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Psychological “R’s” of Easy Injury Rehabilitation

University of Idaho MSAT program

Understanding The Causes of Injury in Physical Rehabilitation

Most people will experience at least one significant injury in their lifetime. Fortunately, we understand more about the human body and physical rehabilitation than ever before. As we understand more about injury, we realize that there is often more to the injury than meets the eye. At first it seems as if that sprained ankle is the result of some deficiency in the structures of the body (which in some ways it is). It may be useful to think of an injury like the straw that broke the camel’s back. In this analogy, it is technically true that the straw did break the camel’s back, but what made the last straw different from the other straws? The answer is often, not much. In the rest of this article, we will discuss a few factors that contribute to injury.

There are many theories as to why we become injured and some depend on how the injury occurred. One theory is that it is often bad luck. Think of this as a freakishly BIG straw. Maybe you were at the wrong place at the wrong time. Other theorists suggest that your body may have run out of the ability to compensate from other physical issues that have not been addressed. For example, you may have had weakness in the thigh, a lack of balance, and limited movement in your ankle and when you went to jump, your body didn’t have any way of absorbing energy that you could have if the other areas in your body were working fine. In other circumstances, you may also have changed your workouts or increased load. Think of that more like the traditional straw that broke the camel’s back.

It is also possible that you have other stressors in your life that cause you to be distracted in the moment (making you not quite as athletic as you usually are), or maybe those stressors cause your body to lose energy in those areas. In the psychology of injury literature, we often talk of a concept of stress as being eustress or distress. Eustress is when a particular stress is interpreted, by the person experiencing it, as helpful. An example of this is nervous energy which allows you to marshal your resources into more focus or strength. Distress is when the person experiencing the stress feels disempowered in some way by this stress. In the clinic, we can demonstrate this kind of distress, stress quite easily. We check the strength of any big muscle. Assuming that muscle we just tested was good and strong, we have the patient think of something that bothers them (makes them feel yucky). When we retest the same muscle that we checked before, the muscle now acts weakened. This phenomenon happens instantly and is easy to try at home. If you have stress and your body reacts to it is a “distress” pattern, you will likely be at increased risk for injury. There are many ways that we can easily shift this stress and those may be topics of other blogs. For now, understanding that the mind can affect the body and stress can make you more likely to become injured or ill, is a great start!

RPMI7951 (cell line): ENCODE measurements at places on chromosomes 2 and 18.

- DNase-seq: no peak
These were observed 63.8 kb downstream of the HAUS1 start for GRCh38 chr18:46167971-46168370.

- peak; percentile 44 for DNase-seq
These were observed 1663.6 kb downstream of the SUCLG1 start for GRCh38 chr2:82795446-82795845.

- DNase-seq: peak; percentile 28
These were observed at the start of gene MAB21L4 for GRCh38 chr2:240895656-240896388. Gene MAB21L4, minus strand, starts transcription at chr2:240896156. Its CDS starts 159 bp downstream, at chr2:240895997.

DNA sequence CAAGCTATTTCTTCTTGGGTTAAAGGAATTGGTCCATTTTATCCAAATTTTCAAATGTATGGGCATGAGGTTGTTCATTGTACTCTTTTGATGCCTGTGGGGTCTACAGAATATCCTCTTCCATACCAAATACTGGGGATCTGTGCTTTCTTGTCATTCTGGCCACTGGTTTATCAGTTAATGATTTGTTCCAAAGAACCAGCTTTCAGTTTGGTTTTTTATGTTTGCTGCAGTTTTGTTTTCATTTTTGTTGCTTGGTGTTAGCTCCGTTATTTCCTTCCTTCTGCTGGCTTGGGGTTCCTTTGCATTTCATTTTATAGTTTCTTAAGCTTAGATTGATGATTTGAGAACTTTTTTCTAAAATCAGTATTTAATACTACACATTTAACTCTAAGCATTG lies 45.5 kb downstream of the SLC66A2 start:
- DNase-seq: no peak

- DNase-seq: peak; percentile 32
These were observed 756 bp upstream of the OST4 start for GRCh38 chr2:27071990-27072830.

Another cause of injury is the idea of the body as a metaphor. We have seen many examples of things like “Achilles tendonitis” or “heel cord strains” representing some aspect of a person’s life. In these situations, the injury may be slow in coming on or happen all of a sudden, but we usually find these when we ask metaphor questions. For example, in this case, “Who or what is your Achilles heel?”. Often a patient or client will immediately have something come to mind or they will have a feeling or sensation when you ask them a metaphor question. Another example of this body as a metaphor situation is sciatica (pain in the butt, that may move down the leg). It will definitely be worth asking, “Who or what is a pain in the butt in your life?” Usually, understanding that somehow our mind can influence our bodies, and our bodies may communicate what is happening in our life by creating a physical metaphor, is enough to begin to resolve the effect of the mind on the body and then allows us to treat the physical injury in a more traditional way.

In summary, although there are several categories (we mentioned just a few) and numerous reasons one may become injured, a well-rounded healthcare practitioner is capable of addressing all of these mind/body/spirit issues with an integrated rehabilitation program that will allow the patient to finish rehabilitation better than ever! Our Athletic Training programs at the University of Idaho train students who understand these influences and correctly diagnose the true and apparent cause of your injuries to get you back on the court, field, or just life in general, as soon as possible.



MSAT Rolling Application Deadlines:
Priority application deadline: Nov. 15
Secondary deadline: Jan. 25
DAT Application Deadlines:

Only one for Summer admissions: April 15 each year


First day of classes and Summer semester dates:
MSAT: June 3- August 2nd 2024
DAT: July 1st through July 26th 2024

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